A look into how Charleston County deputies transports mental health patients

A look into how Charleston County deputies transport the mentally ill

NORTH CHARLESTON, SC (WIS) - Master Deputy Dennis Carter has been with the Charleston County Sheriff’s Office for two decades.

For the last seven years, he has been a part of the Therapeutic Transportation Unit.

A bill filed in response to the drowning deaths of two mental health patients last year is hoping to change the way mental health patients are transported in the state.

Master Dep. Carter said, “There’s a lot of mental illness out there and we deal with it every day.”

The bill, filed by Senator Marlon Kimpson (D-Charleston), uses this unit as a model.

The unit is responsible for taking mentally ill people to court-ordered treatments. They also transport patients to institutions across the state. “We’re there to help them. That’s the whole reason we are there. To make sure they get treated and taken where they need to be and it’s handled as safe as possible,” Carter said.

Deputies receive mental health and crisis intervention training. Carter said the training is crucial to their jobs. “A lot of times it’s the way you approach them. The way you talk tso them. Your demeanor.”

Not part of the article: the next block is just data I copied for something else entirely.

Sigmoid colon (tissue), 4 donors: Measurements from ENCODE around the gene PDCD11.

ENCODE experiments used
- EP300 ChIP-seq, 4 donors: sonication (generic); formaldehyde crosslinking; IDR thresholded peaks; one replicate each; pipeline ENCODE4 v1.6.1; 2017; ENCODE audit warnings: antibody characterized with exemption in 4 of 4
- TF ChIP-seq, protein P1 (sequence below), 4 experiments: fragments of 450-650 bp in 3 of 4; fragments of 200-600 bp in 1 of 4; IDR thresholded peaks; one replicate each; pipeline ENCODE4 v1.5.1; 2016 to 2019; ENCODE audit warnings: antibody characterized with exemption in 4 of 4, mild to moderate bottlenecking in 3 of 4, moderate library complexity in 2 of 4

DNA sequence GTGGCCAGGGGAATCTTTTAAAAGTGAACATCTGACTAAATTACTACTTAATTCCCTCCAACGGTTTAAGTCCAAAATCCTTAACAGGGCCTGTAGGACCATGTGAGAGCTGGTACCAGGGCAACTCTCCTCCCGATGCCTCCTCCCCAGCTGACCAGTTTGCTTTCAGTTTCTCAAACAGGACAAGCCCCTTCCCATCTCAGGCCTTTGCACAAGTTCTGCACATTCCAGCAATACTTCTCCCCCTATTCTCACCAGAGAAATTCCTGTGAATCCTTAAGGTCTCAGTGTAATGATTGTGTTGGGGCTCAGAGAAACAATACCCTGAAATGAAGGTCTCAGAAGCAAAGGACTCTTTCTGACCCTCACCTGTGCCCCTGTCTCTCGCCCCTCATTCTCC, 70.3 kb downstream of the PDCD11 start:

The unit works closely with the Charleston County Probate Court, local hospitals and Charleston Dorchester mental health.

When transporting patients they don’t use marked vehicles. “We’re reassuring them that we’re there to help them. We’re not there to cause them any pain or more aggravation or turmoil,” Carter said.

The unit is made up of five deputies. They stay pretty busy according to Carter. “We average right around 100 calls a month.”

The bill wants to make units like these are more common. Any law enforcement officer transporting a mental health patient needs to undergo the same training and be a part of a “Therapeutic Transport Unit.”

The bill seeks to extend the amount of time an order can last for in time of natural disaster. “Papers under current laws expire in three days so there tends to be a rush to transport the patients. What this does. It extends this time period to three days after the road conditions are safe during a storm,” Sen. Kimpson said.

The bill will go before a Senate Medical Affairs subcommittee Wednesday morning.

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